So summer arrived in a rush after staying cloudily, coolly away all June. And, man, no one was ready. I was definitely not feelin’ it– feelin sweaty and lumpy and like last year’s clothes don’t fit. Again.
The temperatures shot up to almost 100 before we’d even gotten used to 75, and we definitely did not have our summertime house-temperature-management regimen down yet for the year. (After a few days or a week, we are all in the groove— Fans full blast, al night long, pointed at the parts that need them most. In the morning keep pushing cold air in til you have to leave for the day, then Shut It Down. Shut everything that shuts, and block out every speck of that hellishly intense sunlight. When the sun goes down, begin feeling the air. As SOON as it is cooler than the air in the house, REPEAT last night: Fans full blast… And so on.)
But we did not have the system down yet… had to dig around for fans, remind each other to shut doors, hang a curtain where there hadn’t been one… It took a couple days… (embarrassing, but true.) In that time, that hellish sun was just cooking the air molecules inside the house. Heatin’ them up. You can’t get that back. Our house is brick. They make pizza ovens out of brick for a reason.
So, the first few days of the heat I was grumbly sticky sweaty and kind of hating summer. Lots of people can’t WAIT for summer. I can totally wait for it, and I am usually just fine with saying goodbye to it. I was not excited about the force with which it arrived this year.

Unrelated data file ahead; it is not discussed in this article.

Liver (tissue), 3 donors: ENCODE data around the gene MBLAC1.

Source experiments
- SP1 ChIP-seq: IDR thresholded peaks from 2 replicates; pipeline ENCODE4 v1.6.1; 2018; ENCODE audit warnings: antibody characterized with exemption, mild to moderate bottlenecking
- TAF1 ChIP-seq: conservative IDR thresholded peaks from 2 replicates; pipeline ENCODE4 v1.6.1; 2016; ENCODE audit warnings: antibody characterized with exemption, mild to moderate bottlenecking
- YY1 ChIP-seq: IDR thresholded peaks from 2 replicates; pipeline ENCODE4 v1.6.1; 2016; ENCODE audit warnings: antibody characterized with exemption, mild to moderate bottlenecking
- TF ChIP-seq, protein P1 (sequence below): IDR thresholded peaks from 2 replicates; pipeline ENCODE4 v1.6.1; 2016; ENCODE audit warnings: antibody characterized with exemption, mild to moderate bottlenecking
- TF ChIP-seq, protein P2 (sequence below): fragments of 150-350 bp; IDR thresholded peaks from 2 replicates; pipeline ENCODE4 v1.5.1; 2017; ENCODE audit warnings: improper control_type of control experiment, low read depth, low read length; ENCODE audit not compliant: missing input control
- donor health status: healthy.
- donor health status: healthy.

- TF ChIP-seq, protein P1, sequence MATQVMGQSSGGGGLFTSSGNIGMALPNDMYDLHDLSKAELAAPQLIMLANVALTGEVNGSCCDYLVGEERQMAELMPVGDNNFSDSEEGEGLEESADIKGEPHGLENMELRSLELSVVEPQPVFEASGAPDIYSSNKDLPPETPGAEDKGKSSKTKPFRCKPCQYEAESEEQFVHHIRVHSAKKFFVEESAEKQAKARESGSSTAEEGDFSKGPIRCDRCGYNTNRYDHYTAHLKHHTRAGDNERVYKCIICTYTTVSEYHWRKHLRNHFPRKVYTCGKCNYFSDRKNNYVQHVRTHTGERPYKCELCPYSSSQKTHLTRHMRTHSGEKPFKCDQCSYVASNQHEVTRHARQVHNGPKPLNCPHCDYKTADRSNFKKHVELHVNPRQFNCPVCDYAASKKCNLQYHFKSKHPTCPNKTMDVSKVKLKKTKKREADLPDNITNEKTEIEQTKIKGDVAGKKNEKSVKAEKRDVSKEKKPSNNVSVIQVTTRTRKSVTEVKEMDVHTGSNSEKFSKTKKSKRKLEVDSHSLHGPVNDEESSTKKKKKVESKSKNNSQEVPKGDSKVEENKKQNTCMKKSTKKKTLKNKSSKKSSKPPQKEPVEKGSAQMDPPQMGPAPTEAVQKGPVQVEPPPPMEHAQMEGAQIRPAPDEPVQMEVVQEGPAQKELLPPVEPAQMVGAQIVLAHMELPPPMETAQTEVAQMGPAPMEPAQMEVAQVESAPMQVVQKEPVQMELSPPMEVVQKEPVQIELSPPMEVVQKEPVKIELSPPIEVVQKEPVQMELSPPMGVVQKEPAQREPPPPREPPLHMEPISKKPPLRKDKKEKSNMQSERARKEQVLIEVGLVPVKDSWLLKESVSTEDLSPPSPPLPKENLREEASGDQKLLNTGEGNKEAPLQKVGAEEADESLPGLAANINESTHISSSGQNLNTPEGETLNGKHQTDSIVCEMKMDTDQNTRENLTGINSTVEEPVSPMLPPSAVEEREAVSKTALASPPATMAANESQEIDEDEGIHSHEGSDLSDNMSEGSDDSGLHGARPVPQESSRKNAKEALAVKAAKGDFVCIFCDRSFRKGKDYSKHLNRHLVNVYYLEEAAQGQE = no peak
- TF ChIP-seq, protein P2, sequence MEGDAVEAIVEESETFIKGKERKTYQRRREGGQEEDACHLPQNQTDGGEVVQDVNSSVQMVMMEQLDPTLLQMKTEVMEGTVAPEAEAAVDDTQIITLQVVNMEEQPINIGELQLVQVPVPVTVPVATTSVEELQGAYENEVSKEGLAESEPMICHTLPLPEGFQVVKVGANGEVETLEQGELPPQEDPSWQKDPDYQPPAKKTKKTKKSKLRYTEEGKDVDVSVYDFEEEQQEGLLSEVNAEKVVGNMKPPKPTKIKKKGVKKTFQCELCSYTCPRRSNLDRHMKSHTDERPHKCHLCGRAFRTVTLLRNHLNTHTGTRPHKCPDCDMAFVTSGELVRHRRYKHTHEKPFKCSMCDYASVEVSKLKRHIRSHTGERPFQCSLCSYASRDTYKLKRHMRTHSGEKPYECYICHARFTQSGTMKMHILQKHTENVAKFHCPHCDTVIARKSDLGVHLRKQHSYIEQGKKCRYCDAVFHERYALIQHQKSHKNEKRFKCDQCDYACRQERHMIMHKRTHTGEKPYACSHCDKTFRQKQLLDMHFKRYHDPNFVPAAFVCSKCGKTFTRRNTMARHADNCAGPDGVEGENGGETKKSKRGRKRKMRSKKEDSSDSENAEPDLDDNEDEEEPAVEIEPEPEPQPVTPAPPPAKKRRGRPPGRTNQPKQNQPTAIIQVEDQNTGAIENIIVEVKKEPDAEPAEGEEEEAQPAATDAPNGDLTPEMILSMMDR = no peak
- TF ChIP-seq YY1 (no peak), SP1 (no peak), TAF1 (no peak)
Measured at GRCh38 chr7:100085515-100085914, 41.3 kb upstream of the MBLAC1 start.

Then, we went to the river and I remembered that part. The river.
The river. Which river doesn’t really matter too much, though they each have their own character and their own awesome treasures and their own particular issues. (Lookin’ at you, Blackfoot.) The rivers that shape our land places take on a critical importance in the summer. Seriously, there are days when the only thing that works, that soothes me down from my crabtree is to get submerged in something cold and flowing and forgiving.
Whether it’s the Clark Fork right downtown, or the Blackfoot dodging tubers and usually collecting trash or the Bitterroot requiring a bit more time but a lot of payoff, or even the icy and stony Rattlesnake Creek– I need them. I love them and I need them and I am so thankful for them and their cold, flowing goodness.
Up to my knees or neck in one of these beauties, I can almost see what’s so great about summer.